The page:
Yes, you read it right. Landslide victories haven't been strangers to the 2016 Kabaddi World Cup, but India's 54-point win over Argentina was still quite the exception. The biggest margin of victory in the tournament, was also one where the most tackle points were scored by a team. The tally of 24 tackle points is impressive, but the ruthlessness with which the hosts disposed off the Argentine raiders on Saturday was quite significant.
It started from the first minute. Surjeet, India's cover defender who rose to prominence in the two latest editions of the Pro Kabaddi League, had a low key World Cup till he tackled Argentina's Mariano Pascual. A strong block halted Pascual's attempted retreat at the very spot of the tackle and the man from the Services set the tone for himself and his team.
Within no time Argentina suffered an all-out and Surjeet had racked up five points in his first five tackles. That was perhaps the quickest high five in the competition and the Argentine raiders had their nerves jiggling. The 26-year-old hadn't fired all cylinders before Saturday and it was only through the Manjeet Chhillar that India were consistently getting points from it's cover defenders. Surjeet had shown glimpses of mirroring Manjeet's performance in the previous matches, but only managed to do so successfully against Argentina.
An in-form Manjeet-Surjeet combination in the cover positions could be crucial for India with the corner defenders still not able to score points in a heap.
Talking of the corners, Sandeep Narwal and Dharmaraj Cheralathan scored just two tackle points out of the 24 that India scored. However Surender Nada, who came in place of Cheralathan in the second half, notched up seven tackle points alone. This performance followed a high five in his last appearance. It would be very tough for coach Balwant Singh to look beyond Surender for the next match against England. His ability to produce lethal ankle-holds coupled with excellent form would give India the necessary bite required at the left corner position.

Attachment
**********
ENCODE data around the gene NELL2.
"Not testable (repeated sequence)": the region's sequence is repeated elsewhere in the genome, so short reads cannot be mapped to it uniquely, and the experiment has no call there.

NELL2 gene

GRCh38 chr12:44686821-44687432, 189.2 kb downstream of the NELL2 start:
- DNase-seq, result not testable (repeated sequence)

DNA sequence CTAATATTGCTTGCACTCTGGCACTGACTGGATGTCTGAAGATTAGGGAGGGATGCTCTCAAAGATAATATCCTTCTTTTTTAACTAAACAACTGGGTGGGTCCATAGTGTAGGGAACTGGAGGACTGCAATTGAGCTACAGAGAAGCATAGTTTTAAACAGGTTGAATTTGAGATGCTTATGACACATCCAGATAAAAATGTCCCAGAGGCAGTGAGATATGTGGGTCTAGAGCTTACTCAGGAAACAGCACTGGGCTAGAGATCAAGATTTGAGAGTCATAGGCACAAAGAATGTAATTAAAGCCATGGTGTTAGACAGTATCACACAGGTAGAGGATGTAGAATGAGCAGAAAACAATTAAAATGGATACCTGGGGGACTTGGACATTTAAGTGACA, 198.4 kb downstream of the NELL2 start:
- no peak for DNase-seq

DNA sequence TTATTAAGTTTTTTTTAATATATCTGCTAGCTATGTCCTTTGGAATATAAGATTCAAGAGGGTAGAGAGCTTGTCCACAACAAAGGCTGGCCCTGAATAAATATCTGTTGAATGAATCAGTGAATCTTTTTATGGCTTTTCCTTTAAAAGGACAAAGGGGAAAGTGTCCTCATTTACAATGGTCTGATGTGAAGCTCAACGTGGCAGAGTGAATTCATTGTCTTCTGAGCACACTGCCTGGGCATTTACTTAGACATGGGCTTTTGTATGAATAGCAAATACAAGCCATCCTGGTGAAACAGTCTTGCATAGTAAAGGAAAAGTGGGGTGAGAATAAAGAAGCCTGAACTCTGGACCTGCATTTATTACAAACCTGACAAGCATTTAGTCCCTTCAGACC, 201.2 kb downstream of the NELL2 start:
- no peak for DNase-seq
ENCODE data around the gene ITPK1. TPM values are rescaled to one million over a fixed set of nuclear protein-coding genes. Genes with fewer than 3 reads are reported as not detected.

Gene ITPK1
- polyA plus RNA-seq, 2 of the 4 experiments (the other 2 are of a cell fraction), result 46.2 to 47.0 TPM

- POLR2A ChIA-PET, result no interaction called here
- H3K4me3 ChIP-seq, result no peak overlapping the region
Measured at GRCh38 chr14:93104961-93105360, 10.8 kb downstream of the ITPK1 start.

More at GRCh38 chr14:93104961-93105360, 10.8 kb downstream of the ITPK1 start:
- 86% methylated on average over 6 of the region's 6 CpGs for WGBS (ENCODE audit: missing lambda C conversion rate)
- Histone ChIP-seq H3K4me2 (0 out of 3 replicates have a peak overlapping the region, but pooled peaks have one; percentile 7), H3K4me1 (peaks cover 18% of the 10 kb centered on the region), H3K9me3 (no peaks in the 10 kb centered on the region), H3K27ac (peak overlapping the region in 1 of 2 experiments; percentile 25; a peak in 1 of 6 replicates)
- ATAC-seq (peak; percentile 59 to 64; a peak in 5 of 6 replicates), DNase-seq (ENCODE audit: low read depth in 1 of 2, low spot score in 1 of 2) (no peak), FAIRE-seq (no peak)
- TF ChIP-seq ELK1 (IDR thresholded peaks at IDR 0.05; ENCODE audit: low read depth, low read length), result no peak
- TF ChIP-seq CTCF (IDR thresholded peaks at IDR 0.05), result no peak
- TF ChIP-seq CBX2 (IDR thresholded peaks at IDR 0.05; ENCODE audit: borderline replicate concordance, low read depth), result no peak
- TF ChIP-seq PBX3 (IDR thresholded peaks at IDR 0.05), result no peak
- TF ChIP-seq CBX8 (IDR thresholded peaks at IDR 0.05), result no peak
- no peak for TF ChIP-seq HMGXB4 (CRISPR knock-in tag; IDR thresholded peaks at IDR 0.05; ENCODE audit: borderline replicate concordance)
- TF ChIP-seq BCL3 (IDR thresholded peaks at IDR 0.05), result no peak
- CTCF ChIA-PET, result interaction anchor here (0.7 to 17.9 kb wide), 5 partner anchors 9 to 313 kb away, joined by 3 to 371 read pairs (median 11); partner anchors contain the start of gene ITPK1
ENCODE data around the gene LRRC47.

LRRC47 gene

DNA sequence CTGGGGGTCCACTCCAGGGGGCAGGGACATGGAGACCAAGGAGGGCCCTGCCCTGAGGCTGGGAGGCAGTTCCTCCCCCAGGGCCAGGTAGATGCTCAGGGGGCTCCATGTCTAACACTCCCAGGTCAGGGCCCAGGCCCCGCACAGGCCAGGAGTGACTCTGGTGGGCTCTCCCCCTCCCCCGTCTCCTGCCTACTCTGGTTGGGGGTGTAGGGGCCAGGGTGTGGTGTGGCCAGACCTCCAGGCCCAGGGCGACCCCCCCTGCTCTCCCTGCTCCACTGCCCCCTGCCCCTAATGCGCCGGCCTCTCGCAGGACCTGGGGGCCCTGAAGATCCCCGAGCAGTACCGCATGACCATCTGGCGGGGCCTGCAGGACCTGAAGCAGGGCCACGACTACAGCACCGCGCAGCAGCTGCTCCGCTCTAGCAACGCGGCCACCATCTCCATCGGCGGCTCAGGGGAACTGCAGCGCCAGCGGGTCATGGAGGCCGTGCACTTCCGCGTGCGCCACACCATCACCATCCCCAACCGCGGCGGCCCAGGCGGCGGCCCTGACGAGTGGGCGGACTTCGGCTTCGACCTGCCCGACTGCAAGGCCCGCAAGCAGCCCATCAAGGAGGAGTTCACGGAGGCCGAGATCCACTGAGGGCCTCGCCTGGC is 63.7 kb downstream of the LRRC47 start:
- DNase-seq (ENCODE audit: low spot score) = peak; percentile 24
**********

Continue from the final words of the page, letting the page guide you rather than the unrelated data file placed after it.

However, the star of the home side's World Cup campaign so far has been Ajay Thakur. The Himachal Pradesh raider's quality and pedigree was undoubted, but his recent form meant there were a few raised eyebrows when the 30-year-old was selected in the final squad. But Thakur has rolled back the years and repaid his coach's faith in style. He is now the World Cup's third most successful raider with 30 raid points and India's most potent weapon in the raiding department.
Gifted with a long reach, Thakur has an advantage that he's used to great effect, but it's the raider's sharp turns, quick changes in directions and swift retreats that have turned him into an almost unplayable raider. He looks like the Ajay Thakur of old and kabaddi fans from yesteryear will tell you how fatal it could prove to be for India's future opponents.
The Argentina game also saw the return of the poster boy, Rahul Chaudhari. Coming into the tournament as India's chief raider, after a sluggish performance against South Korea he was forced to make way for Pardeep Narwal. But with Pardeep having bit of an off day on Saturday, Rahul got a chance and grabbed it with both hands. After replacing Thakur in the second half, Rahul was unstoppable. He raided points away from the Argentines at will and bagged a super ten within no time.
Ending the game with 11 raid points seemed much more like Rahul Chaudhari, but it was the ease with which he scored them that was of particular significance for the Anup Kumar-led outfit. Fans of Rahul Chaudhari will tell you that when he's on song, empty raids go out of the game. The 23-year-old tries to score points in every raid irrespective of how the game is poised and that's how he enjoys his game. Against Argentina, Rahul was raiding with a smile on his face and that could be enough to drive the smiles away from the faces of England and Iran, who will be India's most immediate opponents.
Meraj Sheykh, Iran's captain who spent three seasons with Rahul at the Telugu Titans would know best the dangers an in-form Rahul Chaudhari poses.
But for coach Balwant Singh it was yet another box ticked, yet another key man back in form and yet another step towards assembling a ruthlessly efficient winning machine that could take the world by storm come the semifinals.
India have become better with every passing game since being shocked by South Korea and have learnt to take every game seriously. With all the complacency thrown out of the window after the opening day upset, the defending champions handed Argentina a kabaddi lesson that was watched on by their potential semifinal opponents Iran who could be pardoned for feeling a bit nervous, if not a tad scared.